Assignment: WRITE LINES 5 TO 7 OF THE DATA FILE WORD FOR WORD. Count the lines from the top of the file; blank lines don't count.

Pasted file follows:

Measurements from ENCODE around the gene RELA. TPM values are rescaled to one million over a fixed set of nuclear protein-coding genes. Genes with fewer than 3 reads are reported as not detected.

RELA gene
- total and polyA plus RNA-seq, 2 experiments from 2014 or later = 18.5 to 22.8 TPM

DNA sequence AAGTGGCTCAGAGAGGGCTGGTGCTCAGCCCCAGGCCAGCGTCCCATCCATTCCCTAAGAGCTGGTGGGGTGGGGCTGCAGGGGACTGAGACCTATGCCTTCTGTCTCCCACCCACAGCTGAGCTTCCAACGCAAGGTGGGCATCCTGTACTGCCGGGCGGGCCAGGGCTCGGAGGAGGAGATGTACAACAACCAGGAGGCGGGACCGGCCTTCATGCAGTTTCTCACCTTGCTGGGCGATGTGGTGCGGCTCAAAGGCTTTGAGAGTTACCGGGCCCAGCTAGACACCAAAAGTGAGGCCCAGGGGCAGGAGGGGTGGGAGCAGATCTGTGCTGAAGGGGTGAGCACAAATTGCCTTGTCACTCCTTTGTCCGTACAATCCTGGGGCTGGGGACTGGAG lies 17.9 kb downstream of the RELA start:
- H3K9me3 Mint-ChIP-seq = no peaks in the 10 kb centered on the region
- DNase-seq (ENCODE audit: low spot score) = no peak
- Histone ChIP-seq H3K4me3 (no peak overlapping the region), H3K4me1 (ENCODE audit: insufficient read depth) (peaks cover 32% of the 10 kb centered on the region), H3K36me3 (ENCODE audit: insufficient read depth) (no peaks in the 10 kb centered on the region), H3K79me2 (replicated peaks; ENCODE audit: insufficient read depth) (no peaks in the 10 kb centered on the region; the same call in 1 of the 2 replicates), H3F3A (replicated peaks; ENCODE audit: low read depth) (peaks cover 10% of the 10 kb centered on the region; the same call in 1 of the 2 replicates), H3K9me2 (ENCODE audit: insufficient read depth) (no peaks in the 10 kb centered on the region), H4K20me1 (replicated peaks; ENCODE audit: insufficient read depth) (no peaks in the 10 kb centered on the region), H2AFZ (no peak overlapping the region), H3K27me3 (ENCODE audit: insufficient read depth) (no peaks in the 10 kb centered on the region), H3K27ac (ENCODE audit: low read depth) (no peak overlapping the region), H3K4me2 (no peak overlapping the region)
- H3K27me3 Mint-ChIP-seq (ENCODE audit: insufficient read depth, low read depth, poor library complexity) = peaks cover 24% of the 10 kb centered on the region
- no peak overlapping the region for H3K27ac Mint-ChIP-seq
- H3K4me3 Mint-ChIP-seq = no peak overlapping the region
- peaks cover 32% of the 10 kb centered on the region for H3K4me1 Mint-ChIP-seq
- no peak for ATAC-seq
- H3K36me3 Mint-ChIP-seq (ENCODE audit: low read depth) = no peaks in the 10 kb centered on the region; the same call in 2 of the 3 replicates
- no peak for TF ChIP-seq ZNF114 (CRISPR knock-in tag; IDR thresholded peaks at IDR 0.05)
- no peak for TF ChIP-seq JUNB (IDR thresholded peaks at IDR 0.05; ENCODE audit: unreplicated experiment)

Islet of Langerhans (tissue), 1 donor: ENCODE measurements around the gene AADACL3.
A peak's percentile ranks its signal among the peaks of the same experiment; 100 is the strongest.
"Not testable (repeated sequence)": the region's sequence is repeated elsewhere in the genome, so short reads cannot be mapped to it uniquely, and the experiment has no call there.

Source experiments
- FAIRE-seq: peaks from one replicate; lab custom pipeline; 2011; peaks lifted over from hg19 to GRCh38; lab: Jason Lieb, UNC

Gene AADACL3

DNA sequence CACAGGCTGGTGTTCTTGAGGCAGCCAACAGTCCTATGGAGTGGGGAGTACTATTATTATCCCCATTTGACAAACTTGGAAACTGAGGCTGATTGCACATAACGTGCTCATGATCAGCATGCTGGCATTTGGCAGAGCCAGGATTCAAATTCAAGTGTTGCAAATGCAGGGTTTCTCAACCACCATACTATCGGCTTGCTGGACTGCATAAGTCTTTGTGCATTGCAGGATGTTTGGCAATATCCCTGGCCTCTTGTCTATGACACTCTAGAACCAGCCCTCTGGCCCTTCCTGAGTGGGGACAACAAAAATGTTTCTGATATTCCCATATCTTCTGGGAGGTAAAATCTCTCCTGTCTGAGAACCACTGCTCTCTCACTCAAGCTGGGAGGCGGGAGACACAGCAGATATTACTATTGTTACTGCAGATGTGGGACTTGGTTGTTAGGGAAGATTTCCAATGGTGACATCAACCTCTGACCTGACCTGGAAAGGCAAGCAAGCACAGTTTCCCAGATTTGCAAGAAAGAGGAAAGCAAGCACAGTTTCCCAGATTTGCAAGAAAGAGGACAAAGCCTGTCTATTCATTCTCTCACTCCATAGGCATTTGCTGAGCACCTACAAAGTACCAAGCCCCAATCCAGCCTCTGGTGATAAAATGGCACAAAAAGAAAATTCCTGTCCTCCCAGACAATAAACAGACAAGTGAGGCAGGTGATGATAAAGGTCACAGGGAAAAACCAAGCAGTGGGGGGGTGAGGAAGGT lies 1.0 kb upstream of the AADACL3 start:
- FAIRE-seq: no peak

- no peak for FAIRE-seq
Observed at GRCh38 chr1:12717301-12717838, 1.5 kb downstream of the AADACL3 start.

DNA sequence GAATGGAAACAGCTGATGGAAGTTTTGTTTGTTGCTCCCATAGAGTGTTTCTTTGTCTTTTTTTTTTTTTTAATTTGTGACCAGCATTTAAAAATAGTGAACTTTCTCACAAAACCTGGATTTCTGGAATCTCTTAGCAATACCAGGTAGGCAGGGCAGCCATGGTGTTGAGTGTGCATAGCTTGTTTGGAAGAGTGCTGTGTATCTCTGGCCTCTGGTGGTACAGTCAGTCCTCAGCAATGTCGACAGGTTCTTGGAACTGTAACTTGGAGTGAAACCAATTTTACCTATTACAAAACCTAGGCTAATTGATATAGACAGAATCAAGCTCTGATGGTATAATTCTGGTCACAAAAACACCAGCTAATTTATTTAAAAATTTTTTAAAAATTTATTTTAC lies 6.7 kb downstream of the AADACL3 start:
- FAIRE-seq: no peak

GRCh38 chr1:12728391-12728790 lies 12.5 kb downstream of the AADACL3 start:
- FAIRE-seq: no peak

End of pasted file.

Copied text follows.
- H3K9me3 Mint-ChIP-seq = no peaks in the 10 kb centered on the region
- DNase-seq (ENCODE audit: low spot score) = no peak
- Histone ChIP-seq H3K4me3 (no peak overlapping the region), H3K4me1 (ENCODE audit: insufficient read depth) (peaks cover 32% of the 10 kb centered on the region), H3K36me3 (ENCODE audit: insufficient read depth) (no peaks in the 10 kb centered on the region), H3K79me2 (replicated peaks; ENCODE audit: insufficient read depth) (no peaks in the 10 kb centered on the region; the same call in 1 of the 2 replicates), H3F3A (replicated peaks; ENCODE audit: low read depth) (peaks cover 10% of the 10 kb centered on the region; the same call in 1 of the 2 replicates), H3K9me2 (ENCODE audit: insufficient read depth) (no peaks in the 10 kb centered on the region), H4K20me1 (replicated peaks; ENCODE audit: insufficient read depth) (no peaks in the 10 kb centered on the region), H2AFZ (no peak overlapping the region), H3K27me3 (ENCODE audit: insufficient read depth) (no peaks in the 10 kb centered on the region), H3K27ac (ENCODE audit: low read depth) (no peak overlapping the region), H3K4me2 (no peak overlapping the region)